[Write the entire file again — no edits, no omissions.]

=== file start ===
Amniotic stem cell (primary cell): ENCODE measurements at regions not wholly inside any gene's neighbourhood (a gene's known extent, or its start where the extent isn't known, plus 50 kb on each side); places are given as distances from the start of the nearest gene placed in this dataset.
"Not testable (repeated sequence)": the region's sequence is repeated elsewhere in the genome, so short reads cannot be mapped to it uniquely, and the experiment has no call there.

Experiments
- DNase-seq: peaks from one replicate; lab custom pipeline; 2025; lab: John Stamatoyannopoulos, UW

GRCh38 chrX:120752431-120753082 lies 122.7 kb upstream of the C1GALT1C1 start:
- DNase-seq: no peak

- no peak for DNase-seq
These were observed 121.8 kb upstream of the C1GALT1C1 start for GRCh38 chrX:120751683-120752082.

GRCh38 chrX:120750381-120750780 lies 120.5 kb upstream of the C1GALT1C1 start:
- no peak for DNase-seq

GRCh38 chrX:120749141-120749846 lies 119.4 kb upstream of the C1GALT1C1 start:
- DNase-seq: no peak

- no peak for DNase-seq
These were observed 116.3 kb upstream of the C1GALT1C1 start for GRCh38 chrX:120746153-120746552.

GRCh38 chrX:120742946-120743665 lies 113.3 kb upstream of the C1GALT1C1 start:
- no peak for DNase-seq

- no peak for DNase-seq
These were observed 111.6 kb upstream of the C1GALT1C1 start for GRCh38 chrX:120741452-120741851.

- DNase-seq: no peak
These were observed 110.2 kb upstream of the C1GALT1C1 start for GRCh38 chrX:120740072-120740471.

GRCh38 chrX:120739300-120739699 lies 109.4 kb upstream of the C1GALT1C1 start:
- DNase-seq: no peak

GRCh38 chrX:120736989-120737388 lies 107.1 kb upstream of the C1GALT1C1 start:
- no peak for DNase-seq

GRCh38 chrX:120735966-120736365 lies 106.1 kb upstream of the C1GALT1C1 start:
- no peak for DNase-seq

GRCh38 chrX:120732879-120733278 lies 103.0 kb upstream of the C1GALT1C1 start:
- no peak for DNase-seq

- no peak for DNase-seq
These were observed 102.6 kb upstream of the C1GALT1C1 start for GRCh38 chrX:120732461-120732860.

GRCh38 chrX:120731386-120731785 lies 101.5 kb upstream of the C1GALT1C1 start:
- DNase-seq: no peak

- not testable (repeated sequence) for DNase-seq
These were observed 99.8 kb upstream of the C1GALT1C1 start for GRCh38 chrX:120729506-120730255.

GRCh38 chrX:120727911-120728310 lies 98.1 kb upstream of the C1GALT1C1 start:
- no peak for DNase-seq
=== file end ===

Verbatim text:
Amniotic stem cell (primary cell): ENCODE measurements at regions not wholly inside any gene's neighbourhood (a gene's known extent, or its start where the extent isn't known, plus 50 kb on each side); places are given as distances from the start of the nearest gene placed in this dataset.
"Not testable (repeated sequence)": the region's sequence is repeated elsewhere in the genome, so short reads cannot be mapped to it uniquely, and the experiment has no call there.

Experiments
- DNase-seq: peaks from one replicate; lab custom pipeline; 2025; lab: John Stamatoyannopoulos, UW

GRCh38 chrX:120752431-120753082 lies 122.7 kb upstream of the C1GALT1C1 start:
- DNase-seq: no peak

- no peak for DNase-seq
These were observed 121.8 kb upstream of the C1GALT1C1 start for GRCh38 chrX:120751683-120752082.

GRCh38 chrX:120750381-120750780 lies 120.5 kb upstream of the C1GALT1C1 start:
- no peak for DNase-seq

GRCh38 chrX:120749141-120749846 lies 119.4 kb upstream of the C1GALT1C1 start:
- DNase-seq: no peak

- no peak for DNase-seq
These were observed 116.3 kb upstream of the C1GALT1C1 start for GRCh38 chrX:120746153-120746552.

GRCh38 chrX:120742946-120743665 lies 113.3 kb upstream of the C1GALT1C1 start:
- no peak for DNase-seq

- no peak for DNase-seq
These were observed 111.6 kb upstream of the C1GALT1C1 start for GRCh38 chrX:120741452-120741851.

- DNase-seq: no peak
These were observed 110.2 kb upstream of the C1GALT1C1 start for GRCh38 chrX:120740072-120740471.

GRCh38 chrX:120739300-120739699 lies 109.4 kb upstream of the C1GALT1C1 start:
- DNase-seq: no peak

GRCh38 chrX:120736989-120737388 lies 107.1 kb upstream of the C1GALT1C1 start:
- no peak for DNase-seq

GRCh38 chrX:120735966-120736365 lies 106.1 kb upstream of the C1GALT1C1 start:
- no peak for DNase-seq

GRCh38 chrX:120732879-120733278 lies 103.0 kb upstream of the C1GALT1C1 start:
- no peak for DNase-seq

- no peak for DNase-seq
These were observed 102.6 kb upstream of the C1GALT1C1 start for GRCh38 chrX:120732461-120732860.

GRCh38 chrX:120731386-120731785 lies 101.5 kb upstream of the C1GALT1C1 start:
- DNase-seq: no peak

- not testable (repeated sequence) for DNase-seq
These were observed 99.8 kb upstream of the C1GALT1C1 start for GRCh38 chrX:120729506-120730255.

GRCh38 chrX:120727911-120728310 lies 98.1 kb upstream of the C1GALT1C1 start:
- no peak for DNase-seq